This worked well enough back when prices changed slowly and it was typical for people to live in one place long enough to pay off their mortgages. As you note, it doesn't work when prices are changing fast. The correct solution is what other states did, computerize the records and reassess every property on a short schedule, typically a 3 year rotation, so that everyone's assessment stays close to the actual value.
In California, on the other hand, in the dismal tradition of Hiram Johnson, there was Prop. 2 1/2 with short term populist appeal and long term distortions and problems.
More recently California had a problem that no amount of assessing can solve: fake sale prices. Around here, our bankers live in the communities they serve, and they've told me they'd never make a mortgage unless they believe that the borrower can pay off the entire thing out of his or her income. (I refinanced a while ago and the banker, who knew my house from having mowed its lawn when he was a kid, said take a 15 year loan, you can afford it and you'll pay it off. He was right, except that I took his point to heart and paid it off early.) This ties prices to real incomes, and we never had a bubble. In California, houses went for absurd prices unrelated to anything other than someone's hope that they'd be able to flip the house to a buyer even more gullible. In that hyperinflationary environment, prices don't mean much. But that was, I hope, an aberration.
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That is NOT how it worked in California before Proposition 13. The tax rate did not change, and tax bills went through the roof. If the politicians did something like this, or kept the budgets under control, or not to grow by more than the rate of inflation plus the change in population, maybe there never would have been a Proposition 13. But the politicians did nothing other than collect the ever increasing property taxes.
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I believe you, but in a less broken state it would have been as easy to pass a fair proposition mandating 100% assessment on a three year cycle as an unfair one creating a privileged class of people who haven't moved for a while.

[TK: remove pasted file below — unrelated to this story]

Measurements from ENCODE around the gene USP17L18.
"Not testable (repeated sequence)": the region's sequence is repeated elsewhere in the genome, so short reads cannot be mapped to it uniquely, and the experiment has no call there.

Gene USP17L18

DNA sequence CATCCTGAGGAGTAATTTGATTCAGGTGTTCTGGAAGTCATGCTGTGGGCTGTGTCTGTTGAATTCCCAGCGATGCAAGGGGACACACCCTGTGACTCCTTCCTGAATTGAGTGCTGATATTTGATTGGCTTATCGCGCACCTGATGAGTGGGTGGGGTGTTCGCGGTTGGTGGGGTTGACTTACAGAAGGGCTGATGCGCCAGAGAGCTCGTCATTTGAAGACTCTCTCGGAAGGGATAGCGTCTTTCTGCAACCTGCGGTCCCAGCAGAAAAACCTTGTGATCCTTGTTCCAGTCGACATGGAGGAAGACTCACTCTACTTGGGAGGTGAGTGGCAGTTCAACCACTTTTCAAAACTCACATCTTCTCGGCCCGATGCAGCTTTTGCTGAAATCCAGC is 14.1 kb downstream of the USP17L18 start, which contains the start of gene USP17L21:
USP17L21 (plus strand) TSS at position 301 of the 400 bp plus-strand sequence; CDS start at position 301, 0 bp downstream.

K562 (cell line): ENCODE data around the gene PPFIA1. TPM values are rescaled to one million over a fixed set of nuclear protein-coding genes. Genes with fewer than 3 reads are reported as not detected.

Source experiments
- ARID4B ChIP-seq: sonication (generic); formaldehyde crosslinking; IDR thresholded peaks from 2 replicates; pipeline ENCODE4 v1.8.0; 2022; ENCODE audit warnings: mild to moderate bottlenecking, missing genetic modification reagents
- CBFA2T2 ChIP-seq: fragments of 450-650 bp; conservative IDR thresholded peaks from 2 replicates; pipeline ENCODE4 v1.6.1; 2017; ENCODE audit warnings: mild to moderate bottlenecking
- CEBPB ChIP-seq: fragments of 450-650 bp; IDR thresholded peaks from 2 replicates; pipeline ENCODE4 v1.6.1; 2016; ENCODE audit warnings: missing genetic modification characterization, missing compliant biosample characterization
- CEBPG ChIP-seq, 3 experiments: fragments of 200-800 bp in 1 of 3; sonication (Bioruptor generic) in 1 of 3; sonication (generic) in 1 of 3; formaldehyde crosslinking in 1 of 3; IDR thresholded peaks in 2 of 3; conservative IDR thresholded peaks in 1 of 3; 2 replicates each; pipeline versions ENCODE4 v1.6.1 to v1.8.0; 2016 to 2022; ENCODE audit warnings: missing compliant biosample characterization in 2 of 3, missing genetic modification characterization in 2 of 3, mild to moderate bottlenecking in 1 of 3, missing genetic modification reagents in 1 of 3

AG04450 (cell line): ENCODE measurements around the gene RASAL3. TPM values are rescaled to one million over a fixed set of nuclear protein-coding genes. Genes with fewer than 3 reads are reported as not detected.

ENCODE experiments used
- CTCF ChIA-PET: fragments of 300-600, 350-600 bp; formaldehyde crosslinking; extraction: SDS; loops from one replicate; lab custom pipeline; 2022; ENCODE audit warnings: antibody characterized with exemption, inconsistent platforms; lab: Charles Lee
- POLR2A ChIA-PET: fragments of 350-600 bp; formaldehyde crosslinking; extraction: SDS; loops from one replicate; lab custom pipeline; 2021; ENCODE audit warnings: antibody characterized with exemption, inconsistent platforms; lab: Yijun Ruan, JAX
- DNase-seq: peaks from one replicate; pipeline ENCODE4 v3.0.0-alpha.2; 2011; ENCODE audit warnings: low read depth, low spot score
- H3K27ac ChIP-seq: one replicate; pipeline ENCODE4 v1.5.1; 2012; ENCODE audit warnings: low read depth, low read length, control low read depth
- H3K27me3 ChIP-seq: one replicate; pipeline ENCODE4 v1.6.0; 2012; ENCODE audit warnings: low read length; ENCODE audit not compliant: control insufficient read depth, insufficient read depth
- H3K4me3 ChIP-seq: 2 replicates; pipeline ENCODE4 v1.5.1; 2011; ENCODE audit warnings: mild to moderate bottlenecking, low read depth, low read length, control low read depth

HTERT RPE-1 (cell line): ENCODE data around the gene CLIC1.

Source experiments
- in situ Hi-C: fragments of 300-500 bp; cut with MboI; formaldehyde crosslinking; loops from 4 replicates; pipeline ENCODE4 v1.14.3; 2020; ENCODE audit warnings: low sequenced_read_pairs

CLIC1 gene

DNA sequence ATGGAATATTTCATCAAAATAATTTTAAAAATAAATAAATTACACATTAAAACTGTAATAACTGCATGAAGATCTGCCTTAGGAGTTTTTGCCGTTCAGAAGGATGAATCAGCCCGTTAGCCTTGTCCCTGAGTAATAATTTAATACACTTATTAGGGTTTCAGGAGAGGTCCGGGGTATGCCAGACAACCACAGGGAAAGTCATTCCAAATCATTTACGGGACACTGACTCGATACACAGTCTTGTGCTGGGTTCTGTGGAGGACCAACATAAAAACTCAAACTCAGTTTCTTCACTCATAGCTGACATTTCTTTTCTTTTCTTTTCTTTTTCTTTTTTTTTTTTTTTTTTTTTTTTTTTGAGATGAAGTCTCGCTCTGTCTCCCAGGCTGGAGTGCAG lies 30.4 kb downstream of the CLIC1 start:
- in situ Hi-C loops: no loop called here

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The dollar value of the assessment is immaterial, as long as the comps have the same assessment. I have seen the phenomenon of politicians claiming they "didn't raise" taxes because the mill rate stayed the same -- but the total assessed valuation jumped up significantly. In California two identical properties can have massively different tax bills. I don't see the fairness in that, but that seems to be what people want. In my city (Honolulu) they created a new tax rate for non- owner occupied residential assessed at $1 mil and above (and that isn't a mansion here either). So an increase in assessment of 1 dollar can double your tax bill if you are right at that $1 million point. Of course, non-owner occupied means non-voter owned in most cases so that explains it.
scott s. ..
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Of course. It's the three year cycle that matters. Once you do that, you might as well go to 100% since the comps will all be no more than three years old.

Well, yeah, it's Hawaii. Is that $1M including or without the ground lease?
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There is very little leasehold residential real estate these days. A few holdouts who didn't want to purchase their fee interest. From the days of the leasehold boom, most leases are at or near their end and as such the improvements don't really have much value without the fee interest. But by law property tax includes the lease interest value.
Honolulu (and AFAIK the other counties) have annual re-assessments.
scott s. ..